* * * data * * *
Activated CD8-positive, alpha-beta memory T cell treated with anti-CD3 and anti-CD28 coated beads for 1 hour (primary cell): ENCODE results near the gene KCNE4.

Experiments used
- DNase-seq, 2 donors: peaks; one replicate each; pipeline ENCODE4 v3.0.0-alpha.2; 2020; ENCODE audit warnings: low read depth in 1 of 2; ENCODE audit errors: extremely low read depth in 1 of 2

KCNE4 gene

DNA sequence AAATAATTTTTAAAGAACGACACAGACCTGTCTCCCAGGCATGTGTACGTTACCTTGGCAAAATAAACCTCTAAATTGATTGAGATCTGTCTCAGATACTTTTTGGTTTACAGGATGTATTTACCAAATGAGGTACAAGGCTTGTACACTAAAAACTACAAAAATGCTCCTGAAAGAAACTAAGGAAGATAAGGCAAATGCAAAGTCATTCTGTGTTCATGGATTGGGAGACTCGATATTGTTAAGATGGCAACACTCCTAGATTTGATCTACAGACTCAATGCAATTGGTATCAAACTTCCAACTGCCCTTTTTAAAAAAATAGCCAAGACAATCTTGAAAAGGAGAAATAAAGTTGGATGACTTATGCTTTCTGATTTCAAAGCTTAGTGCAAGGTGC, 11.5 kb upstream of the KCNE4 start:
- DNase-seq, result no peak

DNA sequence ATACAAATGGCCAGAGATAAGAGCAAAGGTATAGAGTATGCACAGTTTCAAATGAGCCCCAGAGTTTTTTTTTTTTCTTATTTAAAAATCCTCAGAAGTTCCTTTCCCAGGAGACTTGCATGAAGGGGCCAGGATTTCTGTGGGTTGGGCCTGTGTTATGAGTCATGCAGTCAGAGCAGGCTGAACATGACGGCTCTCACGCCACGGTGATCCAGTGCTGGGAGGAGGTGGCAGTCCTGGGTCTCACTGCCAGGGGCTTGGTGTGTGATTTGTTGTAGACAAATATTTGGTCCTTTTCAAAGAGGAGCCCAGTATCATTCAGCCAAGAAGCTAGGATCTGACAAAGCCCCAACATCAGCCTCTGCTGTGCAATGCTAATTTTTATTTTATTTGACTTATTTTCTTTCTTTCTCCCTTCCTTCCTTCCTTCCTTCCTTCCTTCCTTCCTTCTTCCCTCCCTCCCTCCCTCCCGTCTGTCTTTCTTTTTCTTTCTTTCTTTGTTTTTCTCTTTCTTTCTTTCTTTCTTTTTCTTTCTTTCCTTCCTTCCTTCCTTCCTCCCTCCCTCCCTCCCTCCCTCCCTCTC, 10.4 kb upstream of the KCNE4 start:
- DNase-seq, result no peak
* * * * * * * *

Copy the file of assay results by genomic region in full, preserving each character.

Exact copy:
Activated CD8-positive, alpha-beta memory T cell treated with anti-CD3 and anti-CD28 coated beads for 1 hour (primary cell): ENCODE results near the gene KCNE4.

Experiments used
- DNase-seq, 2 donors: peaks; one replicate each; pipeline ENCODE4 v3.0.0-alpha.2; 2020; ENCODE audit warnings: low read depth in 1 of 2; ENCODE audit errors: extremely low read depth in 1 of 2

KCNE4 gene

DNA sequence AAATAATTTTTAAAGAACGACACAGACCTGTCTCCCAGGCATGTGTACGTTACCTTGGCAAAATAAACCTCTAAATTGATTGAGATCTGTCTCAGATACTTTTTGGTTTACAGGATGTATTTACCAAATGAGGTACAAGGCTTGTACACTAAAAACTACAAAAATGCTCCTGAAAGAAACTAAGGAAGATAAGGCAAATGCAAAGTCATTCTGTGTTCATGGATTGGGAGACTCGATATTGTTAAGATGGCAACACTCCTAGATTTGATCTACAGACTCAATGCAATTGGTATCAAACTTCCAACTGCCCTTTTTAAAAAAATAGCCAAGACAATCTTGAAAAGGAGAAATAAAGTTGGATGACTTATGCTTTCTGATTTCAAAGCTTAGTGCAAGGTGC, 11.5 kb upstream of the KCNE4 start:
- DNase-seq, result no peak

DNA sequence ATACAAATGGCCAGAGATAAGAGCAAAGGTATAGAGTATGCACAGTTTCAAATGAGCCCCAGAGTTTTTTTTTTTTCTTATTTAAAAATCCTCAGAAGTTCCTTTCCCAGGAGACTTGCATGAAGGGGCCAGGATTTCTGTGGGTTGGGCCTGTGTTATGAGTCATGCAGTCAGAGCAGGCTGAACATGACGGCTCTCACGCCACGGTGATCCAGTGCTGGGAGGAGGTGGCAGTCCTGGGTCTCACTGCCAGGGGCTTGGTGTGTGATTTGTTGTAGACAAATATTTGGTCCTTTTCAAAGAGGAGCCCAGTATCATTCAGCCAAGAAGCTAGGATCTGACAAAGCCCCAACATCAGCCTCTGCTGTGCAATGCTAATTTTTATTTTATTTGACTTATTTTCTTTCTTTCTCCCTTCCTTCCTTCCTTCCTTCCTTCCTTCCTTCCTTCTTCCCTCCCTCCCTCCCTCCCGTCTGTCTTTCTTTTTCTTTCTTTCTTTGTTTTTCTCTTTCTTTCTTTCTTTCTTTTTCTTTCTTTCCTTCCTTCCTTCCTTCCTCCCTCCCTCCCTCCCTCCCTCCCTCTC, 10.4 kb upstream of the KCNE4 start:
- DNase-seq, result no peak